Lower oxygen levels make you breathe in and out faster and more deeply, causing you to lose more water through respiration. According to the wilderness medical society, you lose water through respiration at high altitude twice as quickly as you do at sea level. High altitude can also make you need to urinate more often and can blunt your thirst response, putting you at even greater risk of dehydration.  So make sure you are drinking plenty of water on the trek.

8). Do not Ignore the Signs of Acute Mountain Sickness

Our treks to Everest base have 5 quality days of acclimatization on the trail.  We spend three days in Namche Bazaar at 3,440m/ 11,300 feet and 2 days at Dingbouche 4,400m/ 14,435 feet. You need to be able to manage your ascent safely and never be afraid to let your guide know how you feel. Altitude sickness can kill, so respect the mountains and respect the decisions our guides make. Our guides are trained to deal with altitude sickness, therefore, they have the final word if you need to descend.  If you do get altitude sickness, it will only get better by going to lower altitude.

9). You are Trekking as a Team

You need to look out for yourself and other people around you on your trek. Team work is essential for safe group travel.  Look out for each other and you will enjoy the journey a lot more. If people cannot keep our minimum pace on the trail, then they should be turned around before they become a risk to themselves and the team. Please let the guides know if  you or your team member is feeling unwell.

10). Have the Right Clothing, Gear and Equipment

There are too many people on the trail without the proper trekking equipment.  Wearing cotton clothing, poor quality hiking boots or having small, insufficient day packs and the wrong clothing with minimal water will ruin your trip. Mount Everest and the Everest Base Camp Trek demands respect. The conditions can be harsh, even in the main trekking seasons of March, April, May, September, October and November.

11). Manage your Personal Hygiene

There are more and more shower facilities, western toilets, sinks and mirrors than ever before on the trail. There is also better and well prepared food in most of the lodges. On our treks, we use the better quality lodges, however in some villages the lodges are still of lower standards.  You must assume that everything you are touching in the tea houses is dirty.  Therefore, you will need to use hand sanitizer, cut your nails, clean your body and make sure you are limiting the risk of getting sick from dirty hands or touching unclean surfaces. Be aware you are in a remote wilderness location with limited resources and services, so please keep clean for a more enjoyable journey up the trail to Everest Base Camp.




Preparation & Training

We want to make sure that you get the right training and preparation for your trek to Everest. No matter where you are starting your training from, there are are some key processes you need to go through.

Putting a Training Plan in Place

There are a few factors you want to consider when planning your training routine. Firstly, you want to look at the daily distances on the trek.  This will show you how far you will have to walk each day, back to back.  Then, start to look at the elevation gains you will have on each day of the trek.  This is going to show you how much up-hill and down-hill you will have each day.  Once you look at both of these factors, and consider the lack of oxygen at high altitude, and you can start to put a training plan in place.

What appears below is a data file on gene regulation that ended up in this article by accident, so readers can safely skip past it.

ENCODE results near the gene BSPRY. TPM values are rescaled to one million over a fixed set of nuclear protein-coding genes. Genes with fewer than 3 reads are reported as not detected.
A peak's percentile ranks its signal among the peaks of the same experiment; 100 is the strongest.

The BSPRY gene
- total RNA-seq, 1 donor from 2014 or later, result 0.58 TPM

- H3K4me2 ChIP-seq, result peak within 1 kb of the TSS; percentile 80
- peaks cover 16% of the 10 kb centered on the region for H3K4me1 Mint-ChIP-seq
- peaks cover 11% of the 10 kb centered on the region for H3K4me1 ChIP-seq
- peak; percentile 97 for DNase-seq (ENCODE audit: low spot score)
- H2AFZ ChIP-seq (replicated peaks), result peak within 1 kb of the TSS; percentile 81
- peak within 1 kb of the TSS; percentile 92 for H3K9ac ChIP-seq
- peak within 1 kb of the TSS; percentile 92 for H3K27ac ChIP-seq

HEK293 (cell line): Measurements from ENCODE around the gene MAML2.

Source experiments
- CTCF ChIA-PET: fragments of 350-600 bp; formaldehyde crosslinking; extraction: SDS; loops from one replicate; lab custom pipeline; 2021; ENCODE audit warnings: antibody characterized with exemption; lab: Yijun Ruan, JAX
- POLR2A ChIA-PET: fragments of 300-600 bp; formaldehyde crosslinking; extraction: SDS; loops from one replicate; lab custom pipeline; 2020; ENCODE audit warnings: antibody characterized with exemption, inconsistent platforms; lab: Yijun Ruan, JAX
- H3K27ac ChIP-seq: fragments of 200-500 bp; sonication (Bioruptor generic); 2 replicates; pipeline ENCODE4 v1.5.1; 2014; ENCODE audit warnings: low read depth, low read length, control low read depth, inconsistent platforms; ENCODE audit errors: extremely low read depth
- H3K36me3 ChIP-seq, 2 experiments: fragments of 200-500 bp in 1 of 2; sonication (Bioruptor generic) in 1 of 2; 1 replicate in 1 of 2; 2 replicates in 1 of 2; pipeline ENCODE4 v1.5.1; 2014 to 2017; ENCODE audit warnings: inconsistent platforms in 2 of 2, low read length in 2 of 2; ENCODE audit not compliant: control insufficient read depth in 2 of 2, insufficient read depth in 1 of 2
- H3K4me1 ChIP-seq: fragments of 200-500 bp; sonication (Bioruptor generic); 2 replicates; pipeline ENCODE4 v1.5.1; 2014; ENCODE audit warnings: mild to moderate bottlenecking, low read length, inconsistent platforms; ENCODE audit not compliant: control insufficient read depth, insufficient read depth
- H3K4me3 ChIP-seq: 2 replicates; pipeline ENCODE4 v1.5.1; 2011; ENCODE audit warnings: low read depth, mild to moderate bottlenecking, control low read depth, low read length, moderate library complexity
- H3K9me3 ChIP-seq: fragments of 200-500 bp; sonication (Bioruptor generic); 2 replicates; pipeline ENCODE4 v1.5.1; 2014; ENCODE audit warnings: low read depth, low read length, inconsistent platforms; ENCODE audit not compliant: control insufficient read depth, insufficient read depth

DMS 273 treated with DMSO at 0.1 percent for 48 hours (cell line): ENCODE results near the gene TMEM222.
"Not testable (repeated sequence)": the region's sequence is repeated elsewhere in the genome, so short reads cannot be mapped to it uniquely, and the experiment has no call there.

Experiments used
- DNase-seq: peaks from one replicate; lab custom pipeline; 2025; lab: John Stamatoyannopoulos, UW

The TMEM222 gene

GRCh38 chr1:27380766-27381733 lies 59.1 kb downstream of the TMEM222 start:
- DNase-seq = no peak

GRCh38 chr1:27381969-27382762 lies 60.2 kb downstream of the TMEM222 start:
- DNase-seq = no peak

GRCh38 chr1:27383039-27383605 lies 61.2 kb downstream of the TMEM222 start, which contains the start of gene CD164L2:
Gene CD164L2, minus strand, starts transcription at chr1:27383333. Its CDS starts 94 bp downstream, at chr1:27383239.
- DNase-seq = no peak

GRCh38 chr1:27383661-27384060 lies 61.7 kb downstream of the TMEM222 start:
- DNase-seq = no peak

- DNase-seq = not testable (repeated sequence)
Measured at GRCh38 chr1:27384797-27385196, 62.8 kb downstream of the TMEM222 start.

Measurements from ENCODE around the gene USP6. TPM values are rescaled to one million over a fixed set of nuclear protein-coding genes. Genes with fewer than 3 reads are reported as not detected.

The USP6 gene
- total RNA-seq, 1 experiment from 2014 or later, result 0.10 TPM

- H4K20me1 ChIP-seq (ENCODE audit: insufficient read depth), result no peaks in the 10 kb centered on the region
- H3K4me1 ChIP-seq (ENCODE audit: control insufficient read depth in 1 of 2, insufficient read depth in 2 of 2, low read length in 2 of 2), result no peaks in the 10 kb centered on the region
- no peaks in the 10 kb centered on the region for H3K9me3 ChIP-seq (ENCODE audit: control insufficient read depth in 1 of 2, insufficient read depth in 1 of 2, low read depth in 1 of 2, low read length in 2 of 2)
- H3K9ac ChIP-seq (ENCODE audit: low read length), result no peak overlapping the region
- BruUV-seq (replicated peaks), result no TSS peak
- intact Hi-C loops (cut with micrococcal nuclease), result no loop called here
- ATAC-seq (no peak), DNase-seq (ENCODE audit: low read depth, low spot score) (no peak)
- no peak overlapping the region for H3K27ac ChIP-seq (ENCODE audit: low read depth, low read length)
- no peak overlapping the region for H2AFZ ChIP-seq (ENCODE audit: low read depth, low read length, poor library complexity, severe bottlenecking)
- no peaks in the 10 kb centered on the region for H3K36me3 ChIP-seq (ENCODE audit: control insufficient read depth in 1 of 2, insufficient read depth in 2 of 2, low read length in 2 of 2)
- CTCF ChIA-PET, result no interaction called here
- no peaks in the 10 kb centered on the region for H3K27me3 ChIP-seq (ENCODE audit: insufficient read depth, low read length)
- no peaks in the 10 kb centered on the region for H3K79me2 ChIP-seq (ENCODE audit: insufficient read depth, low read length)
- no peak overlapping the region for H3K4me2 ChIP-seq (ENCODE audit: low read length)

What Does The Everest Trek Involve

1). 12+ days of continuous hiking

2). Carrying a backpack with 6+kg/ 12+lbs for hours up and down hills

3). Hiking for a minimum of 5+ hours each day

4). Covering over 6,000m/ 20,000 feet worth of ascent and descent during the journey to Everest base camp and back.

5). On the way back down you will be hiking 20+km/ 12.4 miles per day on uneven terrain up and down hills.

6). All of this will be done at high altitude (Between 2,500m/ 8,202 feet and 5,500m/ 18,000 feet).  Extreme altitude is above 5,550m/ 18,000 feet. At extreme altitude, people can not live or survive, and will ultimately die if you stay there for an extended period of time. You will be trekking where there is 30% to 50% less oxygen getting to your muscles.  Therefore, your muscles are missing valuable oxygen to help you move, recover and sleep.

Train with Weight on your Back

Essentially, you need to be able to walk 10 miles a day in your training on a multi day basis. Also, your training always needs to be done with a weighted backpack as you built up to the trek. On the trail you will need to have a proper backpack with a good waist strap, and you will carry 6kg+/ 12lbs+ in that pack. In your training, you will want to be comfortable with carrying double that amount of weight.  I have climbed Everest, Kilimanjaro 40+ times, Island peak 20+ times and lead 40+ treks to Everest base camp. We can help you understand this trip so you can come fully prepared. Read more.

Not everyone will have access to hills, but this is the best way to train your body and legs for down hill hiking. Depending on your chosen adventure you do need to assess the level of downhill. We have elevation gains available for all of our key trips. I encourage you to review the daily elevation drops and what type of terrain you will be walking on.

For example, on our Inca trail treks you will be drop 700m/ 2,296 feet to 1,000m/ 3,280 feet on different days all on steep rocky stairs. On Kilimanjaro you will drop 2,800m/ 9,186 feet in one day on scree and rock and this is very challenging on your legs and joints.

You have just walked for days on end you have reached your goal but not you have to retrace your steps, often in a quicker time frame. Hiking downhill will take its toll on your joints.  Fore sure, the downhill hike will take more wear and tear on your joints and muscles than the uphill.